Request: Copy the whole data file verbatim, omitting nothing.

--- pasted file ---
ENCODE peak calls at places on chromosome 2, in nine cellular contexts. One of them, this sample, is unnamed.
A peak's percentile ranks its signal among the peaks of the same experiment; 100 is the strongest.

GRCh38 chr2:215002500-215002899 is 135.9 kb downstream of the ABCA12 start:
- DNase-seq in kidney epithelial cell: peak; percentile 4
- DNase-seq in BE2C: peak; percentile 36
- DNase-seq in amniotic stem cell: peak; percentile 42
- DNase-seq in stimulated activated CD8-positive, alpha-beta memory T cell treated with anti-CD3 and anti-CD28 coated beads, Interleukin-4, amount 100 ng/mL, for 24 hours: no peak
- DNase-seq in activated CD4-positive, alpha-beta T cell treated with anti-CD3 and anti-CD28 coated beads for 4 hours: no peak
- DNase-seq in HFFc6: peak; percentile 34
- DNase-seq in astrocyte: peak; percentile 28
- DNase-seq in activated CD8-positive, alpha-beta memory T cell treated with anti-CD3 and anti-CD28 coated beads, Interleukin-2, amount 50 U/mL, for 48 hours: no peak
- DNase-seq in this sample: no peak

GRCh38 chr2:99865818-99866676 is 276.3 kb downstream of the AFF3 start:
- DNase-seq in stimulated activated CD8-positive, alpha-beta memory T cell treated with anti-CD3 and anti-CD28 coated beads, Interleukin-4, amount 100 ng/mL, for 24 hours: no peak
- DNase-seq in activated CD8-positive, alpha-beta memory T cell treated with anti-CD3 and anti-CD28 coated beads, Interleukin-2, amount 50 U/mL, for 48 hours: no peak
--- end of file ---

ENCODE peak calls at places on chromosome 2, in nine cellular contexts. One of them, this sample, is unnamed.
A peak's percentile ranks its signal among the peaks of the same experiment; 100 is the strongest.

GRCh38 chr2:215002500-215002899 is 135.9 kb downstream of the ABCA12 start:
- DNase-seq in kidney epithelial cell: peak; percentile 4
- DNase-seq in BE2C: peak; percentile 36
- DNase-seq in amniotic stem cell: peak; percentile 42
- DNase-seq in stimulated activated CD8-positive, alpha-beta memory T cell treated with anti-CD3 and anti-CD28 coated beads, Interleukin-4, amount 100 ng/mL, for 24 hours: no peak
- DNase-seq in activated CD4-positive, alpha-beta T cell treated with anti-CD3 and anti-CD28 coated beads for 4 hours: no peak
- DNase-seq in HFFc6: peak; percentile 34
- DNase-seq in astrocyte: peak; percentile 28
- DNase-seq in activated CD8-positive, alpha-beta memory T cell treated with anti-CD3 and anti-CD28 coated beads, Interleukin-2, amount 50 U/mL, for 48 hours: no peak
- DNase-seq in this sample: no peak

GRCh38 chr2:99865818-99866676 is 276.3 kb downstream of the AFF3 start:
- DNase-seq in stimulated activated CD8-positive, alpha-beta memory T cell treated with anti-CD3 and anti-CD28 coated beads, Interleukin-4, amount 100 ng/mL, for 24 hours: no peak
- DNase-seq in activated CD8-positive, alpha-beta memory T cell treated with anti-CD3 and anti-CD28 coated beads, Interleukin-2, amount 50 U/mL, for 48 hours: no peak